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COURSE SYLLABUS

College of Teacher Education


QCS-CTE-001

Revision Level
Effectivity

Course Title

Scientific Reasoning and Critical Thinking

Course Code

SOC 117

Pre-Requisite

0
01 Jun 2015

NONE

Co-requisite

NONE

Credit Units

Three (3) units

Class Schedule

1.5 hours per meeting/3.0 hours per week

A. COURSE DESCRIPTION:
This course studies the methodological components of the Social Sciences as tools in explaining
certain phenomena and the understanding of logical reasoning and critical thinking
B. COURSE OBJECTIVES (COURSE LEARNING OUTCOMES):
1. Understand the essential principles involved in the practice of reasoned decision making.
2. Recognize the different types of definitions applied to terms and the various uses of language
in reasoning.
3. Identify and avoid common logical and rhetorical fallacies.
4. Recognize an argument, identify its components, and evaluate its strength.
5. Develop an attitude of critical thinking in real-life situations, appraise and discuss ideas
intelligently, and construct well-reasoned argumentations.
C. REQUIRED TEXTBOOK:
1. Hurley P. (2006). A Concise Introduction to Logic. California: Wadsworth/Thomson Learning.
2. Nabor-Nery, M.I. (2007). Fundamentals of Logic. Mandaluyong: National Book Store.
D. COURSE OUTLINE AND TIMEFRAME (Tentative Schedule)
WEEK

DATE

July 13 17

TOPICS
Orientation: Syllabus/Course Requirement

The Nature of Logic


History of Logic

Apprehension
Terms

Language: Elements and Functions of Language


Definition and Its Types

Fallacies In General
Fallacies of Relevance

July 20 24

July 27 31

Aug 4 10

Prepared By:
EARL JOHN G. PAJARO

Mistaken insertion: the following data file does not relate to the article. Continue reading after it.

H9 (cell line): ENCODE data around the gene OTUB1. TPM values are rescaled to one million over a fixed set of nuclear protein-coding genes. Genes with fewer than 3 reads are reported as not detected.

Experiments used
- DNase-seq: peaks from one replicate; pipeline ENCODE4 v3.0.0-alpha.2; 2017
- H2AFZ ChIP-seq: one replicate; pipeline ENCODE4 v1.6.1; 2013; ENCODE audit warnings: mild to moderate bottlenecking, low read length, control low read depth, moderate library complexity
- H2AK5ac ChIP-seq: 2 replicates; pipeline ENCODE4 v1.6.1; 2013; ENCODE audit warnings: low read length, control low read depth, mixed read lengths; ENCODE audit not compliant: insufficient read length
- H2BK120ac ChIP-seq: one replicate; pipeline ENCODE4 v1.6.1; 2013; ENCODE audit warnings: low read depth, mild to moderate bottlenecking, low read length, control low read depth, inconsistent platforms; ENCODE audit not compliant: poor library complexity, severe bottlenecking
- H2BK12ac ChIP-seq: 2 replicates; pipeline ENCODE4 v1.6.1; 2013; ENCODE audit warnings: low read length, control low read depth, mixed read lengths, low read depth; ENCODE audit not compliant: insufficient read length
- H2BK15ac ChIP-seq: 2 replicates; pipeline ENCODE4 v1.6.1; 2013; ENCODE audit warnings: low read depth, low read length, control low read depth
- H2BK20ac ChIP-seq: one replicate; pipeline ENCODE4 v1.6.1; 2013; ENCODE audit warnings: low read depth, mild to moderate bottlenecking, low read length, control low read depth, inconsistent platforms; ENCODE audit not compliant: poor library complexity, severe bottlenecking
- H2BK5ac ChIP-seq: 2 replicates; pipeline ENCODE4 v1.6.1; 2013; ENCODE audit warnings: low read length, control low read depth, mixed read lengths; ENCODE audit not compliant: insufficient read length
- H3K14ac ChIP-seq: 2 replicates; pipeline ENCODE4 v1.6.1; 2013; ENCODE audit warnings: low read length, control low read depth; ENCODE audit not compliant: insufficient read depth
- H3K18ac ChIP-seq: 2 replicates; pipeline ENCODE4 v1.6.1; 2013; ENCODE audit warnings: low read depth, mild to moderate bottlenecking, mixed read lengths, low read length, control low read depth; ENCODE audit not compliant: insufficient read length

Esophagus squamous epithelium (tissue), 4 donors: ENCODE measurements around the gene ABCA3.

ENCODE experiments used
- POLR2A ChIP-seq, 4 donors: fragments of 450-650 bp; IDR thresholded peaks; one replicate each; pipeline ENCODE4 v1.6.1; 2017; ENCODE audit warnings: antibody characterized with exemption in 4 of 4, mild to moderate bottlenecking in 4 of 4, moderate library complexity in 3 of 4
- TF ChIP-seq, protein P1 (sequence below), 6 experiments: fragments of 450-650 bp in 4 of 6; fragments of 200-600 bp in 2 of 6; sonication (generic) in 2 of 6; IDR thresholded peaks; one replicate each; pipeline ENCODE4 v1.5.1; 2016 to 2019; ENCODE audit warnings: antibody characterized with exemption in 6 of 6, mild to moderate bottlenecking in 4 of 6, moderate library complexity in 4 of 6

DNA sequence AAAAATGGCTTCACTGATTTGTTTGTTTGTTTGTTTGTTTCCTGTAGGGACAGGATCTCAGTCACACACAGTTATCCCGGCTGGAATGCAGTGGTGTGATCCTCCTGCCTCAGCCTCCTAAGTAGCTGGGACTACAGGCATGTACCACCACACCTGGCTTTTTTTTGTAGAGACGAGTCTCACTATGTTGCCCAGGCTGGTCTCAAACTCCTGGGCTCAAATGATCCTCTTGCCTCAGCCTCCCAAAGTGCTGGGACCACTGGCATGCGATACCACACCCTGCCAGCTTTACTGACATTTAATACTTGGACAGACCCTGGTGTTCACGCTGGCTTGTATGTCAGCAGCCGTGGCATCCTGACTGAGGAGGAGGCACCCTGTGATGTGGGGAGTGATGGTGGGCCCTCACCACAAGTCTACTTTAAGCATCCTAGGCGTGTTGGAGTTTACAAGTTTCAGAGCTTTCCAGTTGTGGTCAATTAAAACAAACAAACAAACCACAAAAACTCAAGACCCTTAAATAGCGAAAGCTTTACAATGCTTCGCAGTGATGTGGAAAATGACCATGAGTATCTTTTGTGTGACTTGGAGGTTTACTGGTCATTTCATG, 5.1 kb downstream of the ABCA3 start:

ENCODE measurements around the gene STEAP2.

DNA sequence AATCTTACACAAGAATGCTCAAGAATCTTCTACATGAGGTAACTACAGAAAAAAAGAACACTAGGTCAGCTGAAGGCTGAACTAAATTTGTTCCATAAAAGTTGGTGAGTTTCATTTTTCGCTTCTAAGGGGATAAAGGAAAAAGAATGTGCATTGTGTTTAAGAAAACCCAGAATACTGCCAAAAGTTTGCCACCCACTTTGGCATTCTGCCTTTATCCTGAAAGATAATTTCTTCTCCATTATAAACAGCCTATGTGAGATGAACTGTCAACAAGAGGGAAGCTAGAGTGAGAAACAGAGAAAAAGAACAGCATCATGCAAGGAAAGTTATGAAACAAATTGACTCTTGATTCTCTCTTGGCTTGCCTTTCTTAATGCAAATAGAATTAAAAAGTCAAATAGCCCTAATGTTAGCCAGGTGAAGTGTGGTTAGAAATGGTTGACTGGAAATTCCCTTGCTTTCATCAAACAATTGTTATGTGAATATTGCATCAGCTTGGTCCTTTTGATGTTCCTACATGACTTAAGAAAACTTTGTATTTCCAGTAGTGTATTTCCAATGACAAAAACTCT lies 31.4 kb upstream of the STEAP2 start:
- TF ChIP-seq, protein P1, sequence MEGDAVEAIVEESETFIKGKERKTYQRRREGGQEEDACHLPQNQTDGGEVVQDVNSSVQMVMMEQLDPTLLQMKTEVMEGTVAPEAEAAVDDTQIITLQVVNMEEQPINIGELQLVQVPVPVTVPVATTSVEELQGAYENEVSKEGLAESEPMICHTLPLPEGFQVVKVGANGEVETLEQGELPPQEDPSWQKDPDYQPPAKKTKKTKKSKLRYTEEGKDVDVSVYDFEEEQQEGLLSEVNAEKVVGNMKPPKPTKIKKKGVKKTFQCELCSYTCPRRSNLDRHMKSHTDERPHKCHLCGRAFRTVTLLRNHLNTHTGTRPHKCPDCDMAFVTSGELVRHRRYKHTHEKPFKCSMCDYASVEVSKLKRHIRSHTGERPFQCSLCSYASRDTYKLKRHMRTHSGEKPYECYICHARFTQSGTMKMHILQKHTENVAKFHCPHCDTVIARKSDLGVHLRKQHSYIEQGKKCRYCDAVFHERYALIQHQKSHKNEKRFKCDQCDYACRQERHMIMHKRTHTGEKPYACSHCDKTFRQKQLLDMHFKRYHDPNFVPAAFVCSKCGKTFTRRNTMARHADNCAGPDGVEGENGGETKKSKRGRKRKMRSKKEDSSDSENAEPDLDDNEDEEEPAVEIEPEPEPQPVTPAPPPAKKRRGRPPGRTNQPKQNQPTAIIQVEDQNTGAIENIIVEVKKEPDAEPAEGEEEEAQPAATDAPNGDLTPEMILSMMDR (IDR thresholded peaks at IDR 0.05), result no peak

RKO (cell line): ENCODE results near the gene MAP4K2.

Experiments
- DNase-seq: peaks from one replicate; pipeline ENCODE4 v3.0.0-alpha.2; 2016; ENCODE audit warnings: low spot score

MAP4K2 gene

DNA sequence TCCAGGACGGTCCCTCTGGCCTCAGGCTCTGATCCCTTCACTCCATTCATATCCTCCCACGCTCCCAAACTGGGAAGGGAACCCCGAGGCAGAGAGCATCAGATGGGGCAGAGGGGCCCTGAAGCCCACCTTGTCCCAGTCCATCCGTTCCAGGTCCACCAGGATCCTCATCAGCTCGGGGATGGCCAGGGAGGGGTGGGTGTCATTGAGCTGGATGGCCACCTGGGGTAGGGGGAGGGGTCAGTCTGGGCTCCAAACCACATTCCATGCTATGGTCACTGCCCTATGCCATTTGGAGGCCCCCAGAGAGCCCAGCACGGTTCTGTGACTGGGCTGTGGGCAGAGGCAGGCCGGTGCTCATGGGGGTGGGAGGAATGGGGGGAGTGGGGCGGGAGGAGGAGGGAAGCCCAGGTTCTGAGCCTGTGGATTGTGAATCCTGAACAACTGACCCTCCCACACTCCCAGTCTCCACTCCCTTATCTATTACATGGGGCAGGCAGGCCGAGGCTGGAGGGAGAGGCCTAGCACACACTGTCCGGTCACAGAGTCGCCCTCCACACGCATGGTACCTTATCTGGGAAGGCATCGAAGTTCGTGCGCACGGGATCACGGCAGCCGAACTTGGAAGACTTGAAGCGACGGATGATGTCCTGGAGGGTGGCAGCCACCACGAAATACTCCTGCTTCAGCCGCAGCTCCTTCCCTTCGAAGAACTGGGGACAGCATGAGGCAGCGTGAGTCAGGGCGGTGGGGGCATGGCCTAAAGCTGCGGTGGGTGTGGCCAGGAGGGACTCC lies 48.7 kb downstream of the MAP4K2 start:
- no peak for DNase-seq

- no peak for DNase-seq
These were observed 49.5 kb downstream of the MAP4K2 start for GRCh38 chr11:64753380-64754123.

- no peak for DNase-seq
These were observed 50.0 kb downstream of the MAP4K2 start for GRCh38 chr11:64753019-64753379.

Course Instructor

Reviewed By:
DR. DANILO B. SOLAYAO
College Dean

Approved By:
DR. BONIFACIO E.
UMACLAP
VPAA

Revision Date:

Documents Distribution:

Page 1 of 3

COURSE SYLLABUS
College of Teacher Education
QCS-CTE-001
5

Aug 17 21

Aug 24 28

Sept 1 5

Revision Level
Effectivity

0
01 Jun 2015

Fallacies of Weak Induction


Fallacies of Presumption, Ambiguity, and Grammatical Analogy
PRELIMINARY EXAM

Sept 7 11

Sept 14 - 18

10

Sept 21 25

Configuration of an Argument
Main Divisions of an Argument
Recognizing Arguments: Simple Non-inferential passages, Expository
Passages
Recognizing Arguments: Illustrations, Explanations, Conditional
Statements
Proposition
Structure of a Proposition

11

Sept 28 Oct
5

Properties of a Proposition
Quantity of the Predicate
MIDTERM EXAM
Inference
Methods of Inference
Kinds of Inference
Square of Opposition
Logical Equivalence
Categorical Syllogism
Elements of Categorical Syllogism
Rules on Terms
Syllogistic Figures and Moods

12

Oct 12 16

13

Oct 19 23

14

Oct 26 30

15

Nov 2 -6

16

Nov 9 13

17

Nov 16 20

18

Nov 30 Dec
4

FINAL EXAM

E. METHODOLOGY/ COURSE REQUIREMENTS:


INSTRUCTIONAL METHODOLOGY:
Class discussions will be used to facilitate mastery of the lesson.
Supplemental handouts and readings will be provided for enhancement of learning outcomes.
In-class activities will be designed to guide students in the application of course content, and
to check student understanding.
COURSE REQUIREMENTS:
1. One major examination will be given each term in order to cover all lectures, readings and
class discussions. The exam will consist of multiple-choice or application of the concepts
learned.
2. Class activities will be scheduled for each class sessions. These activities may be in individual